My comments were from my unique perspective with more than four decades of working in interpretation of natural and cultural resources. Swimming near spinner dolphins is one of the most connecting experiences I have ever had. While there are definitely differences in species and circumstances, the situation reminds me of the mountain gorillas in Rwanda.

 

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Mountain gorillas have come back from the brink of extinction in E. Africa. Tourism is a critical component for it pays for protection and helps people understand these poorly understood primate relatives of humans.

Researcher Dian Fosse opposed gorilla tourism. After her death, other biologists worked with government officials to develop gorilla tourism in hopes of saving habitat for and providing protection for gorillas. The mountain gorilla population was down to only 220 individuals. Largely due to the anti-poaching protection afforded by tourists with armed guides and guards, it has grown to more than 900 today. A strictly regulated number of tourists go out each day in Rwanda, Uganda and Democratic Republic of Congo with wild but habituated gorillas. Gorilla tourists often describe the experience as life changing. Swimming with dolphins has that feel also.

 

Who is helping people learn about dolphins and connect with these fascinating mammals since government agencies do not put ocean interpreters on the water with the public? More than 3,000 paid interpreters with National Park Service and 70,000 volunteers interpret 413 national parks, monuments and battlefields. A few dozen environmental educators and interpreters do similar duties in marine sanctuaries. For the most part, interpretation of dolphins and other marine mammals is left to private dolphin swim operators.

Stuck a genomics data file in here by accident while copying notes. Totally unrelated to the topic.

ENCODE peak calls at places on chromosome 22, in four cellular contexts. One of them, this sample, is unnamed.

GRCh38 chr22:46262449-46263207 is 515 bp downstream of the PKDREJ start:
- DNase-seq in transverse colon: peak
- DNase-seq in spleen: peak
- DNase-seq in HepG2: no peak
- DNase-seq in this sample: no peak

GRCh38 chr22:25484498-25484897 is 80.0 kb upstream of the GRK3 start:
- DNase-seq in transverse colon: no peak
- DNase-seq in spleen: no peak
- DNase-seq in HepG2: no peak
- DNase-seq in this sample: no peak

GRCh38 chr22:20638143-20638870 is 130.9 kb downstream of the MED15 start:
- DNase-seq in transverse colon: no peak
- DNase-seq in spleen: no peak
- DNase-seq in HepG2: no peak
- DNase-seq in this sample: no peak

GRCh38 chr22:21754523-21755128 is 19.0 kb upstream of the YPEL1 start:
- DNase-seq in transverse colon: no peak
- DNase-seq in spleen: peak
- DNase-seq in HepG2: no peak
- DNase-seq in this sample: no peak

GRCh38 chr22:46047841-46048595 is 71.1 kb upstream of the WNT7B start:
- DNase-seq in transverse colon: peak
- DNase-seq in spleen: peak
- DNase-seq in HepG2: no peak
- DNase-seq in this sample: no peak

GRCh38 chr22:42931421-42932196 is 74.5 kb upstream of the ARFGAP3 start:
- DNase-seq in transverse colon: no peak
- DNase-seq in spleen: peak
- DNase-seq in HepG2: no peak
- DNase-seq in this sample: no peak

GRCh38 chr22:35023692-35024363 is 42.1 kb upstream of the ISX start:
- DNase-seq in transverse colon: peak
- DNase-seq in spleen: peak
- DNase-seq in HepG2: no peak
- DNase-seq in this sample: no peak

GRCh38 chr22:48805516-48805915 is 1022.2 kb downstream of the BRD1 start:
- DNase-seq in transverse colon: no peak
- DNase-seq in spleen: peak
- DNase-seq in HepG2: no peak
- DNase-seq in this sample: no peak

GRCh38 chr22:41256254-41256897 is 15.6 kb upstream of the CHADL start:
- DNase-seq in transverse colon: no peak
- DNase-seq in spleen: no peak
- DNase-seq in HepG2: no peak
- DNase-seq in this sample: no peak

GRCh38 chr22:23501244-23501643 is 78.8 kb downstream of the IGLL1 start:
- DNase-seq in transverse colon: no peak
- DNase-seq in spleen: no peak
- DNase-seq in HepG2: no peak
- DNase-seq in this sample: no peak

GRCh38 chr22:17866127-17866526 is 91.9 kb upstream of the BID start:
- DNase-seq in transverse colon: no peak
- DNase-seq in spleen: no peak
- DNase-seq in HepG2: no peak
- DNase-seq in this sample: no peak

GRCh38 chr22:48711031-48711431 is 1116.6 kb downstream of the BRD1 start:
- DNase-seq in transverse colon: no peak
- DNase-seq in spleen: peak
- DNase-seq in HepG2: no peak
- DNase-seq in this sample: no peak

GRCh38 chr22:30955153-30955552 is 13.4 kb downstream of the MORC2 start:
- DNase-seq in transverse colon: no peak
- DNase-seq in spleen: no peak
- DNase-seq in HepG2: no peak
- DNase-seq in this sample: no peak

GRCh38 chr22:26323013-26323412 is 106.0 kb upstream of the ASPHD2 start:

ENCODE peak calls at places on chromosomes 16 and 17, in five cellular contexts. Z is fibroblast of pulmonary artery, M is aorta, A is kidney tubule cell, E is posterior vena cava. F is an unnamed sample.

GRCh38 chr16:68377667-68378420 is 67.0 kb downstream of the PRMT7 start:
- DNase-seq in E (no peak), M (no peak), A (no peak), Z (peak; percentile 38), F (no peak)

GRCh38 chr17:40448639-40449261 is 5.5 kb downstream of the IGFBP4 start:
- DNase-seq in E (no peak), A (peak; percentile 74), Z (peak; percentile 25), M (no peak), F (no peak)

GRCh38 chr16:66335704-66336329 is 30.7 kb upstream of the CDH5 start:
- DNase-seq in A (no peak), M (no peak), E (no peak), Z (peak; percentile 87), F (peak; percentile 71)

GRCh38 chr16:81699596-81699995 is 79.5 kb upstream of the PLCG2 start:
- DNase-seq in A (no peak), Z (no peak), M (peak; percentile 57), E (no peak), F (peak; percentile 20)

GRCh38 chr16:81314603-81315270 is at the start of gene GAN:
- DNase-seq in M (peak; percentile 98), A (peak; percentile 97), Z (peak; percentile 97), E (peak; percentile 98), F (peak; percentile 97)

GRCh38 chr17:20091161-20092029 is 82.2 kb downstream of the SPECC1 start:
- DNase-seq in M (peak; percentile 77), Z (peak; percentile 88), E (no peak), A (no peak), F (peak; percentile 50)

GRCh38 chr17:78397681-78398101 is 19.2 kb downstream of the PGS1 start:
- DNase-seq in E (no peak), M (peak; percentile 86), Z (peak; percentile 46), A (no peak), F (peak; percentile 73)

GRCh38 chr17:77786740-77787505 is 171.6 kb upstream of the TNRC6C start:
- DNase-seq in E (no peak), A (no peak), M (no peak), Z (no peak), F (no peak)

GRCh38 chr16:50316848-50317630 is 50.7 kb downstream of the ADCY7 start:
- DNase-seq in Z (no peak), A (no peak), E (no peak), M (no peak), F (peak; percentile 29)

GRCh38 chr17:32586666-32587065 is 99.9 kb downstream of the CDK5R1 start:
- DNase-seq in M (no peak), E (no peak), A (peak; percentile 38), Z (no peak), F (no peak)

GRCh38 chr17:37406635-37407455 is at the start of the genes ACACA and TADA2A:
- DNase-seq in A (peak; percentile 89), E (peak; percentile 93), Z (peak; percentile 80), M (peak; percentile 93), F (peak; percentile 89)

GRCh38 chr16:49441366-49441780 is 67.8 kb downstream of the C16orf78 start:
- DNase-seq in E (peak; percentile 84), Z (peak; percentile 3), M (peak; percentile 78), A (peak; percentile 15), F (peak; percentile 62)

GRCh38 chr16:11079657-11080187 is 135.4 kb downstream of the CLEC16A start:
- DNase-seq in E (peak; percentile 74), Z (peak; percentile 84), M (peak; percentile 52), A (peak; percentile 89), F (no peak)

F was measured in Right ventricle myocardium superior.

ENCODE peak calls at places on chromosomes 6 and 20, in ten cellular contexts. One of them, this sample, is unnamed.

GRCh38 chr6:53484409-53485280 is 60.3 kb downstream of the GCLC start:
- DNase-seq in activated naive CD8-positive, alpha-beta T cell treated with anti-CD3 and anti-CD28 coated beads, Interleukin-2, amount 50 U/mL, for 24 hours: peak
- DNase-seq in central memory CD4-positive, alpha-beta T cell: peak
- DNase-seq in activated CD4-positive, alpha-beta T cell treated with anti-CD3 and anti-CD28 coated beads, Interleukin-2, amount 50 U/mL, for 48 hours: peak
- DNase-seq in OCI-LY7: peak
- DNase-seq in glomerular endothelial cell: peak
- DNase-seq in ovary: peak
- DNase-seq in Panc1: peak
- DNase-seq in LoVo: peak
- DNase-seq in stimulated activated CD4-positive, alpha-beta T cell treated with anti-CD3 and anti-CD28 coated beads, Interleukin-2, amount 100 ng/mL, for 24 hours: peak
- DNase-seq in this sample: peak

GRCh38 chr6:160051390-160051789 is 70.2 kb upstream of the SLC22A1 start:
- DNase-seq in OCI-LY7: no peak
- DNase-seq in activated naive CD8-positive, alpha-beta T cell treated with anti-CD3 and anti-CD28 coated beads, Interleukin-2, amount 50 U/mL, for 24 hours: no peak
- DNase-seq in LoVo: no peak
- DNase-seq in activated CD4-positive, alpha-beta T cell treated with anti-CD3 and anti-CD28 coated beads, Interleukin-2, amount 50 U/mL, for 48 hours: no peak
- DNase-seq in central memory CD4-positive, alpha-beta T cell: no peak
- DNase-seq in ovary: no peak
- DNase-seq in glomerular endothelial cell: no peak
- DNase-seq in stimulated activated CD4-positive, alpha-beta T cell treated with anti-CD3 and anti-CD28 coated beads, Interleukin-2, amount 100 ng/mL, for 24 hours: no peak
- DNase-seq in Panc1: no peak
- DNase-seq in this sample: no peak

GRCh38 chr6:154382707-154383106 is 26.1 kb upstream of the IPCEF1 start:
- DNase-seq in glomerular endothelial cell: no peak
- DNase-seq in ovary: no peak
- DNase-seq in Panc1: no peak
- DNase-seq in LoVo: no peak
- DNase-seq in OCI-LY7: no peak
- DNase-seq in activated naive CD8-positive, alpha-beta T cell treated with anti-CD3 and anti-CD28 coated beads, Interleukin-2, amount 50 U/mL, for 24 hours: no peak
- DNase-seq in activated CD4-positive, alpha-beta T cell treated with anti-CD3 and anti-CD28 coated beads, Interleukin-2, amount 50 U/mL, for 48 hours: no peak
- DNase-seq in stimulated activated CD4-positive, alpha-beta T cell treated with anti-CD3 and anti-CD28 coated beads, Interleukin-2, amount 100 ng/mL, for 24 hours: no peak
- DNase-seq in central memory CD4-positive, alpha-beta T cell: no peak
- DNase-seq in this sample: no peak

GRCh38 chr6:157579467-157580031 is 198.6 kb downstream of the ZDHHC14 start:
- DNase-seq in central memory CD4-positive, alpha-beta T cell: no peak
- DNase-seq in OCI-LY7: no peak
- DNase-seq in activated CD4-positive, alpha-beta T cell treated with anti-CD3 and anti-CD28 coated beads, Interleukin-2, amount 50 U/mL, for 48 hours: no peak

Spinner dolphins out swim us with little effort. When they come close, you feel privileged to get a good look. They are amazing.

Spinner dolphins out swim us with little effort. When they come close, we feel privileged to get a good look. They are amazing.

I think these activities should be allowed with some reasonable and enforceable regulations, but the proposed regulations do not seem reasonable or enforceable. NOAA law enforcement representative indicated fines could be as much as $100,000 and a year in jail – just for swimming near dolphins. NOAA lacks the staff to actually monitor these rules and if they did make arrests and get convictions, the public relations reactions could be more damaging than helpful.